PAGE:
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Thread: Ubuntu 7.04 to 8.10 Benchmarks: Is Ubuntu Getting Slower?

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  1. #1
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    Jan 2007
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    Default Ubuntu 7.04 to 8.10 Benchmarks: Is Ubuntu Getting Slower?

    Phoronix: Ubuntu 7.04 to 8.10 Benchmarks: Is Ubuntu Getting Slower?

    With the release of Ubuntu 8.10 coming out later this week we decided to use this opportunity to explore how the performance of this desktop Linux operating system has evolved over the past few releases. We performed clean installations of Ubuntu 7.04, Ubuntu 7.10, Ubuntu 8.04, and Ubuntu 8.10 on a Lenovo ThinkPad T60 notebook and used the Phoronix Test Suite to run 35 tests on each release that covered nine different areas of the system. After spending well more than 100 hours running these tests, the results are now available and our findings may very well surprise you.

    http://www.phoronix.com/vr.php?view=13022

  2. #2
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    Greetings Phoronix-team!

    Do you plan to extend that benchmark-testing to other hardware-setups and/or other distributions?

    Best regards ...

    MacSlow

  3. #3

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    I believe that canonical have a large set of machines that run automated tests of development releases. Maybe you could talk them into including performance tests.

    The sooner the regressions are spotted, the easier to find which change caused them. The dramatic change in RAM speed must surely be some kernel bug.

    Have you tried 64 bit tests? A lot of the optimisation in GCC is not enabled in 32bit ubuntu to keep compatibility with i586.

  4. #4
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    Interesting results.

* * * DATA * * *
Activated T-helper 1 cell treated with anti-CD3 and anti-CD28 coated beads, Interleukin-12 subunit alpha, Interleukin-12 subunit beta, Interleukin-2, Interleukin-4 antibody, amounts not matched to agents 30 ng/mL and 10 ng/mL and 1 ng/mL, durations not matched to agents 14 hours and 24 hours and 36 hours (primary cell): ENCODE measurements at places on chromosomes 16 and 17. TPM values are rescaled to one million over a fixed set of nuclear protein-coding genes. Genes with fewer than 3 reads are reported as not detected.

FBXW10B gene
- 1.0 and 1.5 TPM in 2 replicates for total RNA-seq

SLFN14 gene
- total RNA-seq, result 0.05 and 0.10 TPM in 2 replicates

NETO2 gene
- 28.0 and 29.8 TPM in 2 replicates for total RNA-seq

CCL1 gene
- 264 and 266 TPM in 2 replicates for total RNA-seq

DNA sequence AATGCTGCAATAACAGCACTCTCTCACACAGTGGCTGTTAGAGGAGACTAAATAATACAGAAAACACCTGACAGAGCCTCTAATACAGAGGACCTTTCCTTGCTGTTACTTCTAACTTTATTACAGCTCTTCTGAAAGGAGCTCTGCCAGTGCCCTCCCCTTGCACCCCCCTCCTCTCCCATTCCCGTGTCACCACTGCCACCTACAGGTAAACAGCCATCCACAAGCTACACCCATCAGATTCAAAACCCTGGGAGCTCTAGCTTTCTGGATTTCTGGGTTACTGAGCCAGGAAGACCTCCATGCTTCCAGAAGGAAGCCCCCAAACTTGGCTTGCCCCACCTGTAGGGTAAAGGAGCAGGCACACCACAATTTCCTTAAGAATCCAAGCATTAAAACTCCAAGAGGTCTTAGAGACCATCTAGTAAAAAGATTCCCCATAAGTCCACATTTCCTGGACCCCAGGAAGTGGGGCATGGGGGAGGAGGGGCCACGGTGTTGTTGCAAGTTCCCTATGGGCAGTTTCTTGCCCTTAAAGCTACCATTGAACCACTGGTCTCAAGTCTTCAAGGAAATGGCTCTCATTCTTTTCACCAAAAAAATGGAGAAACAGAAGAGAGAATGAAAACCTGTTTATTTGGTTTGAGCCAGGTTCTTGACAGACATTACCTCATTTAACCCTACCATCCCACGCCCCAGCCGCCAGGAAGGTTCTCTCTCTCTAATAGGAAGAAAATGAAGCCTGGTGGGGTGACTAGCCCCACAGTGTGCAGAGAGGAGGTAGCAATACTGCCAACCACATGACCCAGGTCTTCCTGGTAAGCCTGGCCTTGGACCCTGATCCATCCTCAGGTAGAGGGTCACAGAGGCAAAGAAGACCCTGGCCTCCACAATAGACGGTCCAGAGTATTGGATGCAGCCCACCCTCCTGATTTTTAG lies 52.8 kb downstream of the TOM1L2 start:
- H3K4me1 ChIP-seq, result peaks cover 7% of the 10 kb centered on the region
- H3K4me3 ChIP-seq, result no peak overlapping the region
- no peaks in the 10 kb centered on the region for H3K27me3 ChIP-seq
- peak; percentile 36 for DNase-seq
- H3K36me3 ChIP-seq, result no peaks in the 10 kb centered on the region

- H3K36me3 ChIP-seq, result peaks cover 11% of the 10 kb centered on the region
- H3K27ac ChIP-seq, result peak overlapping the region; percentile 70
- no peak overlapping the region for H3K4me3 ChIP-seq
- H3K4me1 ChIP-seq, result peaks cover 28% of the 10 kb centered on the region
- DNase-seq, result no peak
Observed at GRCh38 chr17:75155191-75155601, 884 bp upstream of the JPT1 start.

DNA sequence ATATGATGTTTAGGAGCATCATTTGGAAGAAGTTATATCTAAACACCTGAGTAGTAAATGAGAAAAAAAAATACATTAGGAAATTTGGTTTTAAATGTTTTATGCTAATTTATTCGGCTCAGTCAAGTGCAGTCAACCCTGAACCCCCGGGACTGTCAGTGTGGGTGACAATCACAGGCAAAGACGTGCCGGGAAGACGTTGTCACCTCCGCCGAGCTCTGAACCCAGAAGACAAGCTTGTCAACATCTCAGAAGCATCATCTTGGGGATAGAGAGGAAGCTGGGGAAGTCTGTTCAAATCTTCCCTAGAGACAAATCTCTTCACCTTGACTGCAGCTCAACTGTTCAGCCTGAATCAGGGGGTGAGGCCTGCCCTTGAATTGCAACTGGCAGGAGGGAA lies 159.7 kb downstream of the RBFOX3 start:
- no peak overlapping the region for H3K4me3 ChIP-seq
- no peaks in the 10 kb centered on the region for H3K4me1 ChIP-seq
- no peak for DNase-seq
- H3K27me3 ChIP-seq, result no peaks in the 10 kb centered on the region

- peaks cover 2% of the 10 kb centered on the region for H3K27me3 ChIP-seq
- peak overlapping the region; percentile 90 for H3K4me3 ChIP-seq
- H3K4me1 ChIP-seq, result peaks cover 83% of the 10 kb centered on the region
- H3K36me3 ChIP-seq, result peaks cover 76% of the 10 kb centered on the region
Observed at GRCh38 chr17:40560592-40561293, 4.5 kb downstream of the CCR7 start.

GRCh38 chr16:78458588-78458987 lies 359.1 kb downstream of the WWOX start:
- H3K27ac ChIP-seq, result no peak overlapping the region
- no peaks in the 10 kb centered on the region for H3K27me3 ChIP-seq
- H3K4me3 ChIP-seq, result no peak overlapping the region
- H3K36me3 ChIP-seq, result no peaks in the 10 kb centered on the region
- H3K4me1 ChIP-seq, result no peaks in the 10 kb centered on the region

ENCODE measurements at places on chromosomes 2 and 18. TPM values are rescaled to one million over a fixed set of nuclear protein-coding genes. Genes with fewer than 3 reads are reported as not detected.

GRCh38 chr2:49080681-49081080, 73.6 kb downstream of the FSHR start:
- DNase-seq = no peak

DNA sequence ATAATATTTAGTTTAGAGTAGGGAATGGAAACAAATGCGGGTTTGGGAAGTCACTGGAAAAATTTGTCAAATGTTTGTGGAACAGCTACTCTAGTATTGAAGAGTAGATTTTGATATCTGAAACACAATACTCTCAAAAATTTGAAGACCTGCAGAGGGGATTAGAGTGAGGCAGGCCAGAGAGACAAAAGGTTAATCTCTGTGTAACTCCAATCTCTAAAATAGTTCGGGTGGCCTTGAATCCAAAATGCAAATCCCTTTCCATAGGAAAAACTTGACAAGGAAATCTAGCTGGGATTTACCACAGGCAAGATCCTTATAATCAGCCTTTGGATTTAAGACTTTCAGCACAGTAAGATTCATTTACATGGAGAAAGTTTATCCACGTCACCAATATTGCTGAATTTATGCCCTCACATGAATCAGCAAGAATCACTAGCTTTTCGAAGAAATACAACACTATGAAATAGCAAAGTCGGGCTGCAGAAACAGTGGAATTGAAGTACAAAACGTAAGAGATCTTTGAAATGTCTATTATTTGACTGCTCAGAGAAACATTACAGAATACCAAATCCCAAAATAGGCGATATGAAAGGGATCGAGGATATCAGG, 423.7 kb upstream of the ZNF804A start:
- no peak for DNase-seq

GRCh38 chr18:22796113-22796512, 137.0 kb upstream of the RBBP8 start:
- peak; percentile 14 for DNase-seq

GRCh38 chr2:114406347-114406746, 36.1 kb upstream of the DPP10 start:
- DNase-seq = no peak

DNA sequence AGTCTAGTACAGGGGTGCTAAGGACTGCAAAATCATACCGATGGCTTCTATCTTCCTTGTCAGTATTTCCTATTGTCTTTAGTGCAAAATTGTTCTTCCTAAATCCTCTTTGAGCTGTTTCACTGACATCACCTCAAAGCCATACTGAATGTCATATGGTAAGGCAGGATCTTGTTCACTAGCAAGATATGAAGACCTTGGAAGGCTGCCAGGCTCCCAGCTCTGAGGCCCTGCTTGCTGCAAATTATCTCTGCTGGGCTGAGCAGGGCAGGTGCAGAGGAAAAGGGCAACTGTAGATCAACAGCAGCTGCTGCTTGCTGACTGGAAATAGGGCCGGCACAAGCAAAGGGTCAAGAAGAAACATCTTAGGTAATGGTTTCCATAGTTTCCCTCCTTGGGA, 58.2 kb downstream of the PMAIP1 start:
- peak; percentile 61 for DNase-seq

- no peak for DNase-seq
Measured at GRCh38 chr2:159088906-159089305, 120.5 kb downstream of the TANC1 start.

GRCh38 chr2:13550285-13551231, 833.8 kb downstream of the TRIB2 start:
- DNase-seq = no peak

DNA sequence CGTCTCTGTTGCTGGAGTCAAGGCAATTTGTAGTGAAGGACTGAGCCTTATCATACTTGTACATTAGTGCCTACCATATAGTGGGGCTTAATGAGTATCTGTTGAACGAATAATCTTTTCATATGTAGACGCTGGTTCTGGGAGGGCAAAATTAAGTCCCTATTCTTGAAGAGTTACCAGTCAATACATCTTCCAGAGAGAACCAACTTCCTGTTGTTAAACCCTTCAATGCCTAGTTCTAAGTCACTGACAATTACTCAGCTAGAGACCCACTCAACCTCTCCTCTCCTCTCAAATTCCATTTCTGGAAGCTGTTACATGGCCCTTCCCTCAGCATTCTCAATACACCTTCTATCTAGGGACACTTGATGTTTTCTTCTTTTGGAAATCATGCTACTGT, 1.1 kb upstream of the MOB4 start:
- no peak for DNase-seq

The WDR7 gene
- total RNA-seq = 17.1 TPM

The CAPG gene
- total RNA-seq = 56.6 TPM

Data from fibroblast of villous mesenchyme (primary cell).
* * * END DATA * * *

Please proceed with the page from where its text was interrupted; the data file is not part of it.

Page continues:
Phoroix should also do a similar tests on some server(http, db, file etc) versions (both between releases and distros if possible). There will be lot of interest regarding this aspect.

    And ofcourse, great work. These are the reviews which we actually need.

  5. #5
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    that is no problem of canonical...it's a problem that affects the kernels...since 2.24 the kernels are getting slower and slower...I've heared that from sidux users, from fedora users and from Debian users...they are all saying the same: since 2.24 they are loosing frames in first-person-shooter like ET:QW and UT2k4

    so, maybe someone should talk to the kernel hackers and say them, that a sleep function after each function is NOT necessary...

  6. #6

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    Hi MacSlow,

    Yeah there's plans to at least run the same set of tests on Fedora on the T60. Possibly other distros too depending upon time and what the results are from Fedora. Other hardware setups too are planned. Ideally the Fedora results would be out by week's end.

    Best,
    Michael

  7. #7
    Join Date
    Oct 2008
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    Default I cannot believe the report

    Ubuntu RC released only at the midnight of 23rd that means 24th October, The report says they tested it for 100 Hrs, The test result publication time is 27th . How much ubuntu competitors paid for it.

    see more in

    http://shibuvarkala.blogspot.com

  8. #8

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    Quote Originally Posted by panayara View Post
    Ubuntu RC released only at the midnight of 23rd that means 24th October, The report says they tested it for 100 Hrs, The test result publication time is 27th . How much ubuntu competitors paid for it.
    Before coming up with such a statement, did you take the time to think that not all testing had to begin after the RC was released? The Ubuntu 7.04, 7.10, and 8.04 testing started earlier in the week and then when the 8.10 release candidate came out, that was tested.

  9. #9
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    Oct 2008
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    Cool work on these tests.

    It looks like these might be kernel regressions. You can try the kernels from the older distros on the newer ones to check if that's the case.

    Also, trying out the 64-bit distros helps. As ssam noted, the kernels and packages are not compiled with several optimizations enabled. Also, most of the newer distros will be installed on newer hardware, which means it's 64-bit capable. There's really no reason to run 32-bit distros these days.

  10. #10
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    Oct 2008
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    It might be possible to locate these regressions by running a newer backported kernel on ubuntu 7.04 (or possibly run the older 2.6.20 kernel with 8.10).

    This could isolate the issue to the kernel, or otherwise to another component, such as GCC. From there, it should be possible to further bisect the kernel to find the source of these performance regressions.

    Keep up the excellent work!

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